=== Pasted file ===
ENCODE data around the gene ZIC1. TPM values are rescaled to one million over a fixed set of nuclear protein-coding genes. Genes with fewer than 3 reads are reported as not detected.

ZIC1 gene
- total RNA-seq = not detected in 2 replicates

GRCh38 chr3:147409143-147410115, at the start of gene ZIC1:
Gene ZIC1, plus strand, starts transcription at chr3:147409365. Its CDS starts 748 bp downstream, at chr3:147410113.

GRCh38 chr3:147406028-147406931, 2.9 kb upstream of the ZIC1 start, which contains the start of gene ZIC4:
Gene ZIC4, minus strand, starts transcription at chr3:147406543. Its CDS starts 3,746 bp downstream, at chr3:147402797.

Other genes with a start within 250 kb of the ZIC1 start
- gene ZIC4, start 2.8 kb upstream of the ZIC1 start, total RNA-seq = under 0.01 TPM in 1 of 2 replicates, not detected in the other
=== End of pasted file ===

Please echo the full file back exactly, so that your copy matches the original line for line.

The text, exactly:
ENCODE data around the gene ZIC1. TPM values are rescaled to one million over a fixed set of nuclear protein-coding genes. Genes with fewer than 3 reads are reported as not detected.

ZIC1 gene
- total RNA-seq = not detected in 2 replicates

GRCh38 chr3:147409143-147410115, at the start of gene ZIC1:
Gene ZIC1, plus strand, starts transcription at chr3:147409365. Its CDS starts 748 bp downstream, at chr3:147410113.

GRCh38 chr3:147406028-147406931, 2.9 kb upstream of the ZIC1 start, which contains the start of gene ZIC4:
Gene ZIC4, minus strand, starts transcription at chr3:147406543. Its CDS starts 3,746 bp downstream, at chr3:147402797.

Other genes with a start within 250 kb of the ZIC1 start
- gene ZIC4, start 2.8 kb upstream of the ZIC1 start, total RNA-seq = under 0.01 TPM in 1 of 2 replicates, not detected in the other